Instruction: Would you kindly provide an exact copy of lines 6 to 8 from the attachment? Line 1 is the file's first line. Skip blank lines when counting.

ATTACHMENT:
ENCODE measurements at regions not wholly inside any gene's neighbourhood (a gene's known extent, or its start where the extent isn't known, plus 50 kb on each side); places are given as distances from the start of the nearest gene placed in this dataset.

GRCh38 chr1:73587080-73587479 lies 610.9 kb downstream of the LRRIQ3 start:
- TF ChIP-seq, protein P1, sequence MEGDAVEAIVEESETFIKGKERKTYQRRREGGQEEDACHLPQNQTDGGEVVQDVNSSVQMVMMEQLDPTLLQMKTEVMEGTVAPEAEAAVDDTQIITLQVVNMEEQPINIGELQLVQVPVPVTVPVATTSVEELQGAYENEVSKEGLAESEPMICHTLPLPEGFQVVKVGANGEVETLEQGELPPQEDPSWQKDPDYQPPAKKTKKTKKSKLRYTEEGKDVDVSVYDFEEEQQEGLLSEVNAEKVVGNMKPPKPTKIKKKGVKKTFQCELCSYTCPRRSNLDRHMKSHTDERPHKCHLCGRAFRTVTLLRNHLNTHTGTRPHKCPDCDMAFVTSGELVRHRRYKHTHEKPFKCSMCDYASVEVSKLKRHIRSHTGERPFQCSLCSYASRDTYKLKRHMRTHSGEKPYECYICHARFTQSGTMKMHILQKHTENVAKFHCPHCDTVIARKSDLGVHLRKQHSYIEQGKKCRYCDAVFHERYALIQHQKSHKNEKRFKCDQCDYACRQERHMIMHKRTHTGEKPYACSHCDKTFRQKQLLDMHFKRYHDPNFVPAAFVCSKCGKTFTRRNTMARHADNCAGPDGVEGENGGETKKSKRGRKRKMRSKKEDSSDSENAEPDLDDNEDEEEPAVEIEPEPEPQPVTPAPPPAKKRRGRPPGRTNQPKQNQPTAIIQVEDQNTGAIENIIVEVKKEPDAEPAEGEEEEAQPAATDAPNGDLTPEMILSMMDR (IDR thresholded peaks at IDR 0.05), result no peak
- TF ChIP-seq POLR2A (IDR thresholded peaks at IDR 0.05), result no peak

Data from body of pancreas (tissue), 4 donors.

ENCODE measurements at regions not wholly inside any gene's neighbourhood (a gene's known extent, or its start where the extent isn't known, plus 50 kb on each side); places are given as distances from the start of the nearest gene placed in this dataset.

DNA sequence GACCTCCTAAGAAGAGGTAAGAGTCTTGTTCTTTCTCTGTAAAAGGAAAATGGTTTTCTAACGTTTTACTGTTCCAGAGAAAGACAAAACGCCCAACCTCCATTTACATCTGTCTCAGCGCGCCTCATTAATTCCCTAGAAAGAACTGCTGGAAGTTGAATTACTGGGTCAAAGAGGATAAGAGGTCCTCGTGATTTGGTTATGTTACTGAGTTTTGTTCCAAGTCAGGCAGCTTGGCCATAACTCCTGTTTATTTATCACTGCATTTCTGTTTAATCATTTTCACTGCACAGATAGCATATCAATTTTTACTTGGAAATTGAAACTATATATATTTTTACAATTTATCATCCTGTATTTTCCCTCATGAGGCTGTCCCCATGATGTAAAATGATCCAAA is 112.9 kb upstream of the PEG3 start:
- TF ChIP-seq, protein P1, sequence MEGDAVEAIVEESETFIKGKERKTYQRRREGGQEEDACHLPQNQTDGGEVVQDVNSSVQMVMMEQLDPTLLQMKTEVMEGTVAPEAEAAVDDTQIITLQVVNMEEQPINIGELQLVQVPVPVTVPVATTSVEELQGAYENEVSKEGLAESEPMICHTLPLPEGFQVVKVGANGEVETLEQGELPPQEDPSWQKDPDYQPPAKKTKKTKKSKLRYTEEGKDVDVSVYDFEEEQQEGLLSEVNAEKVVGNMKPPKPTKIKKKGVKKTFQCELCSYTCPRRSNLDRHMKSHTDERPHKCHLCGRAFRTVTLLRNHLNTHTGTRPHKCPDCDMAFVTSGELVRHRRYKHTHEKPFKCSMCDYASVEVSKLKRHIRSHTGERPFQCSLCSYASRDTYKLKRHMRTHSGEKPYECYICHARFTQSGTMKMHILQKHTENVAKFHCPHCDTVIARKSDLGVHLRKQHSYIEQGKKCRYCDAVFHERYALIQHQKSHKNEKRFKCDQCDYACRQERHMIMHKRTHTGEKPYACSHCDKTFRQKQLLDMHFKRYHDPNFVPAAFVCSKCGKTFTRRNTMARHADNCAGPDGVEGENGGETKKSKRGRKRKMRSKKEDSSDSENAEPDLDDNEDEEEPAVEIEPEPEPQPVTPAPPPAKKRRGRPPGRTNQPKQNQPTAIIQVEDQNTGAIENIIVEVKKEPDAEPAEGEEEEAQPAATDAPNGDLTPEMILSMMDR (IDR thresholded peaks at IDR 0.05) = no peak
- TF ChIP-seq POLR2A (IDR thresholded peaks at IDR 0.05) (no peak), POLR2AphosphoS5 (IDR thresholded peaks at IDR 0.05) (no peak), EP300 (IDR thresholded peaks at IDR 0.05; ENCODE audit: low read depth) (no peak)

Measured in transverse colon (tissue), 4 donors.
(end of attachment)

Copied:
ENCODE measurements at regions not wholly inside any gene's neighbourhood (a gene's known extent, or its start where the extent isn't known, plus 50 kb on each side); places are given as distances from the start of the nearest gene placed in this dataset.

DNA sequence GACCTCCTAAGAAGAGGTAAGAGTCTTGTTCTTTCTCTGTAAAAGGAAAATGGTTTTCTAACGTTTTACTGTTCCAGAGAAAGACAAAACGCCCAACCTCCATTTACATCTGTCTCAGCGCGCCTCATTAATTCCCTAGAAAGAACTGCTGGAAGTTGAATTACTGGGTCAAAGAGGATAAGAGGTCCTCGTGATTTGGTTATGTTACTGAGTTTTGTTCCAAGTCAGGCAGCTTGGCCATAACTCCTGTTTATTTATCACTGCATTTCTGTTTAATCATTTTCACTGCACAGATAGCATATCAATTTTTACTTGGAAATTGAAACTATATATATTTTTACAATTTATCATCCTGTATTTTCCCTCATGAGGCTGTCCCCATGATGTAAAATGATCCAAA is 112.9 kb upstream of the PEG3 start:
- TF ChIP-seq, protein P1, sequence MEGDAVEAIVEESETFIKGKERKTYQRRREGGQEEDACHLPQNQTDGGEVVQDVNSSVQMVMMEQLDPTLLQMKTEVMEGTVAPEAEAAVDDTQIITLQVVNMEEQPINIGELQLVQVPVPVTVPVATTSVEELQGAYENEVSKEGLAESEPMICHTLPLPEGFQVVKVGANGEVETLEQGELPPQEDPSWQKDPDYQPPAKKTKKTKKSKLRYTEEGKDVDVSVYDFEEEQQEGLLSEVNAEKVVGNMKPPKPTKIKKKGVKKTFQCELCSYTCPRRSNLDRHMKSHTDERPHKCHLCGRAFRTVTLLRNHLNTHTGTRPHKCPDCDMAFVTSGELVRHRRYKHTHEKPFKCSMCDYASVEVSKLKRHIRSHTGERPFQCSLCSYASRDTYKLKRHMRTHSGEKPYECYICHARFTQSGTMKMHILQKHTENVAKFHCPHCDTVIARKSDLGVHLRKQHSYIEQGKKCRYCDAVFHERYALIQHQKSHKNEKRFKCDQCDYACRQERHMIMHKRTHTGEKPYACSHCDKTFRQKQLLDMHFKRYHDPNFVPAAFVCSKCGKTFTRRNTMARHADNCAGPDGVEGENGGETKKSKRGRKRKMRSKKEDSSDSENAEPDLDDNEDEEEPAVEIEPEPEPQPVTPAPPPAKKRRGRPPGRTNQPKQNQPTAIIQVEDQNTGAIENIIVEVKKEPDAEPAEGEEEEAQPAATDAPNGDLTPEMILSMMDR (IDR thresholded peaks at IDR 0.05) = no peak